Outside of the galleries, the city proved to be replete with a myriad of less fleeting cultural treasures, many of them architectural. The sprawling Ibirapuera Park, for instance, is studded with landmark buildings by Oscar Niemeyer, including his stark white auditorium with its cartoonish red tongue marquee, and the flying saucer-like Oca art pavilion, which was empty of exhibits when I visited, allowing the alien, purgatorial space to speak for itself. The obverse of Oca’s temporary barrenness came in the form of the Museu Afro Brasil, also housed in a capacious Niemeyer building, which was chockablock full with historical objects, indigenous artifacts, art exhibitions and historical primers related to the history of African slavery in Brazil (which was, I was surprised to learn, substantially more widespread and long lasting than in the United States) and the subsequent integration of freed slaves into Brazilian life and culture, which was dizzying in both its scope and impact.
Elsewhere in the city, we hunted down gems by the venerable Italian-born Modernist Lina Bo Bardi, including her gravity-defying Sao Paulo Museum of Art (MASP), her secluded jungle home (sadly closed to us due to our lack of planning), and her SESC Pompéia community center. This latter project, a converted oil drum factory with a pair of soaring brutalist towers connected by flying walkways added as an addendum, proved to be the salvific opposite of the fortress-like urban fabric that I encountered elsewhere in the city. Here, openness reigned: literally, in the form of wide wooden walkways where people sunned themselves, and the glassless, amoeba-shaped apertures in the sides of the most prominent tower; figuratively, in that the largely free resources that the complex provides (health and fitness, art, theatre, schooling, a public library, and more) were all being taken advantage with gusto by people from across the city’s class strata.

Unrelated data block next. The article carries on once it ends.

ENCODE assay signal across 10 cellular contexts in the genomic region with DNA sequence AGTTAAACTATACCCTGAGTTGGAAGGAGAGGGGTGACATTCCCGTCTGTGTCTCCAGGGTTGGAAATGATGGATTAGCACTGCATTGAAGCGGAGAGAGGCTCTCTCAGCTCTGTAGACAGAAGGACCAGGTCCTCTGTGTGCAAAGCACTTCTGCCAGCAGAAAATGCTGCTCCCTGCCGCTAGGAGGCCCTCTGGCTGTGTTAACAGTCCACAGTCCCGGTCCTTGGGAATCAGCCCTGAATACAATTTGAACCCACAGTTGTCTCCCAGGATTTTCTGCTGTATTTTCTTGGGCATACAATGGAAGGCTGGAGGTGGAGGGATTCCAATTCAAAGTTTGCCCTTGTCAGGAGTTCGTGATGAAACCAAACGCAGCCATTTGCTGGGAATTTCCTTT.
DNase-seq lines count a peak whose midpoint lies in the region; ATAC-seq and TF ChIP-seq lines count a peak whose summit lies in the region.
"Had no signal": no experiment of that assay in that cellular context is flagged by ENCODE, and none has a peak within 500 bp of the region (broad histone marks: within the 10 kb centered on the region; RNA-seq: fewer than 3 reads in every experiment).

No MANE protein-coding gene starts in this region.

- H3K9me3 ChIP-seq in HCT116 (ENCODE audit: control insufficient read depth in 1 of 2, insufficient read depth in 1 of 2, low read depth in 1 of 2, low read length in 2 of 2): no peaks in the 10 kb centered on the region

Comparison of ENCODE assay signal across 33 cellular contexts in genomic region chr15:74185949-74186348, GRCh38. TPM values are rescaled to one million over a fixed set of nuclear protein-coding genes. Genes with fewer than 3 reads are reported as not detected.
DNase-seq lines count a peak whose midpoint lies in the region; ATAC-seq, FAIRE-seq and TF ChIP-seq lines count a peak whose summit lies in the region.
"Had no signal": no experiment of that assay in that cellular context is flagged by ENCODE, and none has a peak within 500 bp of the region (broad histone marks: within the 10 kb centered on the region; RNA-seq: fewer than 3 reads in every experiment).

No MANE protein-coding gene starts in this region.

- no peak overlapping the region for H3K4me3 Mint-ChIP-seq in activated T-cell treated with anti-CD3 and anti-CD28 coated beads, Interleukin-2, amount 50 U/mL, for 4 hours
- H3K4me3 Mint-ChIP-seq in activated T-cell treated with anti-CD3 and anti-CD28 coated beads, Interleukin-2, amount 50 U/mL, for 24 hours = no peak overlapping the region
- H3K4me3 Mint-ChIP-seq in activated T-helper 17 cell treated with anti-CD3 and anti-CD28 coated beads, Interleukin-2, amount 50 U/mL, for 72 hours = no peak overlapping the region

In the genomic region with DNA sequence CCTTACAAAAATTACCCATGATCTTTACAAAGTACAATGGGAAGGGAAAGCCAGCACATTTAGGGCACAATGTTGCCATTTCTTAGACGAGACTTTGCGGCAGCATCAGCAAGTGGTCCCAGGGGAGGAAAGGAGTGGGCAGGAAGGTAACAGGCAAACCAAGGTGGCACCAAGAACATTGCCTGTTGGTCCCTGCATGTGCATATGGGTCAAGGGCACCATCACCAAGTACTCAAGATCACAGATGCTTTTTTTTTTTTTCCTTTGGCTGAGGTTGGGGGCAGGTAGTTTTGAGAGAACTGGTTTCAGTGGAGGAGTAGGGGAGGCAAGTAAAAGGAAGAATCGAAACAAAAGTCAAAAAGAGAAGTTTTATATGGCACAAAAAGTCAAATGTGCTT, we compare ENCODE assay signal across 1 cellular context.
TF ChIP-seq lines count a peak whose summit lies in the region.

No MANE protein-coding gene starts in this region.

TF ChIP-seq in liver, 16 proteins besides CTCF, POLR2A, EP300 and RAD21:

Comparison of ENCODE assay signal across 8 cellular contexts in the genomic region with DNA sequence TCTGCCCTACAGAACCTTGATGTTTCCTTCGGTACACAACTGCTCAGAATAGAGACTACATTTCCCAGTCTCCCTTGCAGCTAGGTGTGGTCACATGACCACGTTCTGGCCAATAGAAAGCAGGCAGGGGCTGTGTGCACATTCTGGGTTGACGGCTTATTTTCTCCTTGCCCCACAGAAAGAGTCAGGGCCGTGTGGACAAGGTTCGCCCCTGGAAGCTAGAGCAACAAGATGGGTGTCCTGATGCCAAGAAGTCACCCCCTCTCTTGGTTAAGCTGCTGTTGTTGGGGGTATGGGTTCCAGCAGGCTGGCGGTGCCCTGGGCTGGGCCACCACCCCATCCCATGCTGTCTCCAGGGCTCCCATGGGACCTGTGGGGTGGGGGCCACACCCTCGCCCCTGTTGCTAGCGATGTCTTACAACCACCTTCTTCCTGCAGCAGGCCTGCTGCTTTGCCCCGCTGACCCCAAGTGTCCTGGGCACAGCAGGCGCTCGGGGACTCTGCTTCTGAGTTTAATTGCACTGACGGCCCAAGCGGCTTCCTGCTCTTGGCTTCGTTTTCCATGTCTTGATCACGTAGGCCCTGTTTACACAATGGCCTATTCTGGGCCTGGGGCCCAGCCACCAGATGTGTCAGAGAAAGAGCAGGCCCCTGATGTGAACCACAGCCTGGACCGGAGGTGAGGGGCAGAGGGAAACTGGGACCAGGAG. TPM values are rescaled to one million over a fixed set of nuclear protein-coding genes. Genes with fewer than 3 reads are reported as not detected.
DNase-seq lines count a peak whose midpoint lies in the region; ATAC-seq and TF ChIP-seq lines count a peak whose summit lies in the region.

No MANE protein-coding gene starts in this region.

Although my visit to the city took me to its iconic buildings and exhibits in its museums and galleries, perhaps the most transcendent aesthetic experience came in the form of food. Tucked away at the end of a dead-end street in the posh Jardins neighbourhood, D.O.M. (which, appropriately, is an acronym for ‘Deo Optimo Maximo’, or ‘to God, the most good, the most great’) provided me and my travel companions with a lunch that I would unhesitatingly describe as life-changing. Lorded over by chef Alex Atala, the restaurant treats traditional Amazonian ingredients (among them Pirarucu, a prehistoric-looking Amazonian river fish; Jambu, a mouth-numbing leafy green; and, notoriously, ants) with haute gastronomic panache. The price wasn’t exactly democratic, but the experience of being nourished by the expertly prepared and presented bounty of the preposterously fecund jungle served to transport me out of the endless expanse of São Paulo’s concrete, through the portal of nature, and onto a realm which, like that inhabited by Hilma af Klint’s paintings, can properly be called divine.
Main image: Vik Muniz, Handmade: Letter rack (Acqua and grey ribbon) (detail), 2017, mixed media on inkjet printing on archival paper, 76 x 56 cm. Courtesy: Galeria Nara Roesler, São Paulo